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Depression Linked to Erectile Dysfunction May Raise CV Risk

MONDAY, July 19 (HealthDay News) -- Depressive symptoms in men with erectile dysfunction (ED) constitute an independent risk factor for the incidence of a major cardiovascular event (MACE), according to a study published online July 13 in the Journal of Sexual Medicine.

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Many Doctors in Specialties Other Than Their Early Choices

WEDNESDAY, July 7 (HealthDay News) -- Ten years after graduation, approximately one-fourth of doctors work in a specialty other than the one they chose in their third year post-graduation, according to research published online July 6 in BMJ.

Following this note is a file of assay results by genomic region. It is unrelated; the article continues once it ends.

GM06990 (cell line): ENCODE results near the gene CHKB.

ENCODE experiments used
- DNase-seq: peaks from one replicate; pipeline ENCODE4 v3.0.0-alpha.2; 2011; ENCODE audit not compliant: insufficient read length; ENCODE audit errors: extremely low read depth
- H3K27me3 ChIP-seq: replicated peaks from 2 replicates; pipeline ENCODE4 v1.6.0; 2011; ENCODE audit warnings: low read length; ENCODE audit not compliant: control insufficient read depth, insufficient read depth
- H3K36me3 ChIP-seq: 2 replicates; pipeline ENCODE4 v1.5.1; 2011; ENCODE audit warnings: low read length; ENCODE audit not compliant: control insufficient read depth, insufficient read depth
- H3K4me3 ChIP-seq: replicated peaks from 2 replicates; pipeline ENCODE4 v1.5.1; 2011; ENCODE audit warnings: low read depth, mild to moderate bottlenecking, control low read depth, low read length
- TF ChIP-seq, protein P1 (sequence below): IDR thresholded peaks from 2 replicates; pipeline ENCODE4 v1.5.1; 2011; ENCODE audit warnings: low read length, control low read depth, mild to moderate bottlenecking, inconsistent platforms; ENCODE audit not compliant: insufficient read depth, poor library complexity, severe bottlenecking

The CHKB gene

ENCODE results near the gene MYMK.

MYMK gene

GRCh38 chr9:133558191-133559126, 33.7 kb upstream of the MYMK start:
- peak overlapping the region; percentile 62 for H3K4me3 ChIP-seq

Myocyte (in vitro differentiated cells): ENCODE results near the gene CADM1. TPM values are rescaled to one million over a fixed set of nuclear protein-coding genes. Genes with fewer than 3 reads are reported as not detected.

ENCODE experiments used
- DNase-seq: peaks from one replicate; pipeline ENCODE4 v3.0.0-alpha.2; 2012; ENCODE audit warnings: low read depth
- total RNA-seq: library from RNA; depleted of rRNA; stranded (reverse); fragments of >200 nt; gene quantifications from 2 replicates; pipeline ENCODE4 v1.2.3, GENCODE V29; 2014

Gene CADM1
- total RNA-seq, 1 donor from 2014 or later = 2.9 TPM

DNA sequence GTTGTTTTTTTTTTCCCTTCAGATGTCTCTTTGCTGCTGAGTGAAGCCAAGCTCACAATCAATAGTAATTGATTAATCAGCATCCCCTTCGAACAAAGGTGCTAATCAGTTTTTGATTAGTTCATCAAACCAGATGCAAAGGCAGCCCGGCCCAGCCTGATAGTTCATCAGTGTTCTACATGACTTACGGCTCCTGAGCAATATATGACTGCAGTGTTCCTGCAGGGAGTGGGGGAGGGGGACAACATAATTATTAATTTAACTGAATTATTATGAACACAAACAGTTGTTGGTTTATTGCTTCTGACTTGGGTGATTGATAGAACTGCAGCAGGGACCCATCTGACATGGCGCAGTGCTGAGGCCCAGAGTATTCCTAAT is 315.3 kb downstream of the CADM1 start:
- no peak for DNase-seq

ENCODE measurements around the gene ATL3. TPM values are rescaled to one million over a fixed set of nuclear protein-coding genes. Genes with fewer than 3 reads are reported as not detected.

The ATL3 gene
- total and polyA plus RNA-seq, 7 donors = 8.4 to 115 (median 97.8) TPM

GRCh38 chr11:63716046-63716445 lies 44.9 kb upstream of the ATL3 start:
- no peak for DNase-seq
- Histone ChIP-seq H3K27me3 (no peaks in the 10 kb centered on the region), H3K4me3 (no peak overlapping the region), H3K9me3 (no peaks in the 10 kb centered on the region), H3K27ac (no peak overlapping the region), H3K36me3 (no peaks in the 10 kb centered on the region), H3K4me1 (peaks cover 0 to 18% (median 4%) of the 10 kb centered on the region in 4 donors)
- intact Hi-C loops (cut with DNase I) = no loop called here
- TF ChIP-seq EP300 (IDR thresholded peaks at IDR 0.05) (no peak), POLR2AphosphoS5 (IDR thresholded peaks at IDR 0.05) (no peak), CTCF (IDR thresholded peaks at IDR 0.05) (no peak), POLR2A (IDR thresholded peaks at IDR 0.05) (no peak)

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Users of ED Drugs Have Higher Rates of Sexual Diseases

TUESDAY, July 6 (HealthDay News) -- Men using medication for erectile dysfunction (ED) have higher rates of sexually transmitted diseases (STDs) -- especially HIV infection -- both before and after using these drugs, according to research published in the July 6 issue of the Annals of Internal Medicine.

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Second Opinion May Be Warranted Before Prostatectomy

MONDAY, July 5 (HealthDay News) -- A mandatory second opinion to interpret prostate needle biopsy prior to radical prostatectomy in a few cases results in differences that may affect therapy, according to research published in the July issue of the The Journal of Urology.